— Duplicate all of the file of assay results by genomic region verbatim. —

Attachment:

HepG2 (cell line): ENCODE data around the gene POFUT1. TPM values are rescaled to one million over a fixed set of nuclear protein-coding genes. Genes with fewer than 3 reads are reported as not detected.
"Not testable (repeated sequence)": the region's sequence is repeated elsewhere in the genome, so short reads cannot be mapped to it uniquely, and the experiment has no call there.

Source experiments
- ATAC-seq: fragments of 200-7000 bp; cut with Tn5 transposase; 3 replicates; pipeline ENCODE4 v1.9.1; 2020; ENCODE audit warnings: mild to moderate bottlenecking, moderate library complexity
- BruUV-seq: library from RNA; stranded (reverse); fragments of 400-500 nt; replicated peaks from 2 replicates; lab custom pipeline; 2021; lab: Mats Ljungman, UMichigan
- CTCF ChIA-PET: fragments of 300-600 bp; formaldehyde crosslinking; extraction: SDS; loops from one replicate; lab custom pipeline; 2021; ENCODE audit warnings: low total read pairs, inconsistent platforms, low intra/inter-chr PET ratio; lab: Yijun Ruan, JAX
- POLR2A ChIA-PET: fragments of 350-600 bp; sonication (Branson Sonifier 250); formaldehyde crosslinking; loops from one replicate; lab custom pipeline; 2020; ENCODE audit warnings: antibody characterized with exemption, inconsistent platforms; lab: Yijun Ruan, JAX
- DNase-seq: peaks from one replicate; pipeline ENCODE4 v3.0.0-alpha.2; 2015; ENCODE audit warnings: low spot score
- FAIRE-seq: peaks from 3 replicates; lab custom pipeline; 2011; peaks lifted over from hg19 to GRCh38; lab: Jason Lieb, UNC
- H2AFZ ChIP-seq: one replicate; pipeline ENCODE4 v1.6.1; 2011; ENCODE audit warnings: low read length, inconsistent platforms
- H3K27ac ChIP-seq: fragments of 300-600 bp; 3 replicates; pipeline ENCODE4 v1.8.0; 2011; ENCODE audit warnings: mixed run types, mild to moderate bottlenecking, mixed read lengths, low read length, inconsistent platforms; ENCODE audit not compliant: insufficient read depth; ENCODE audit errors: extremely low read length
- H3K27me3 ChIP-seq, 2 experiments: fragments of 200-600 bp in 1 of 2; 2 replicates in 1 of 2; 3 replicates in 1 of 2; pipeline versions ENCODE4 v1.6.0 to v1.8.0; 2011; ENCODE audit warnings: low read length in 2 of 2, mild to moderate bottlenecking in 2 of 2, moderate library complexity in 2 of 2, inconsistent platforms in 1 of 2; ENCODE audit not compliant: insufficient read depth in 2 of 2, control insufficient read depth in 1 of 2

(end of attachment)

HepG2 (cell line): ENCODE data around the gene POFUT1. TPM values are rescaled to one million over a fixed set of nuclear protein-coding genes. Genes with fewer than 3 reads are reported as not detected.
"Not testable (repeated sequence)": the region's sequence is repeated elsewhere in the genome, so short reads cannot be mapped to it uniquely, and the experiment has no call there.

Source experiments
- ATAC-seq: fragments of 200-7000 bp; cut with Tn5 transposase; 3 replicates; pipeline ENCODE4 v1.9.1; 2020; ENCODE audit warnings: mild to moderate bottlenecking, moderate library complexity
- BruUV-seq: library from RNA; stranded (reverse); fragments of 400-500 nt; replicated peaks from 2 replicates; lab custom pipeline; 2021; lab: Mats Ljungman, UMichigan
- CTCF ChIA-PET: fragments of 300-600 bp; formaldehyde crosslinking; extraction: SDS; loops from one replicate; lab custom pipeline; 2021; ENCODE audit warnings: low total read pairs, inconsistent platforms, low intra/inter-chr PET ratio; lab: Yijun Ruan, JAX
- POLR2A ChIA-PET: fragments of 350-600 bp; sonication (Branson Sonifier 250); formaldehyde crosslinking; loops from one replicate; lab custom pipeline; 2020; ENCODE audit warnings: antibody characterized with exemption, inconsistent platforms; lab: Yijun Ruan, JAX
- DNase-seq: peaks from one replicate; pipeline ENCODE4 v3.0.0-alpha.2; 2015; ENCODE audit warnings: low spot score
- FAIRE-seq: peaks from 3 replicates; lab custom pipeline; 2011; peaks lifted over from hg19 to GRCh38; lab: Jason Lieb, UNC
- H2AFZ ChIP-seq: one replicate; pipeline ENCODE4 v1.6.1; 2011; ENCODE audit warnings: low read length, inconsistent platforms
- H3K27ac ChIP-seq: fragments of 300-600 bp; 3 replicates; pipeline ENCODE4 v1.8.0; 2011; ENCODE audit warnings: mixed run types, mild to moderate bottlenecking, mixed read lengths, low read length, inconsistent platforms; ENCODE audit not compliant: insufficient read depth; ENCODE audit errors: extremely low read length
- H3K27me3 ChIP-seq, 2 experiments: fragments of 200-600 bp in 1 of 2; 2 replicates in 1 of 2; 3 replicates in 1 of 2; pipeline versions ENCODE4 v1.6.0 to v1.8.0; 2011; ENCODE audit warnings: low read length in 2 of 2, mild to moderate bottlenecking in 2 of 2, moderate library complexity in 2 of 2, inconsistent platforms in 1 of 2; ENCODE audit not compliant: insufficient read depth in 2 of 2, control insufficient read depth in 1 of 2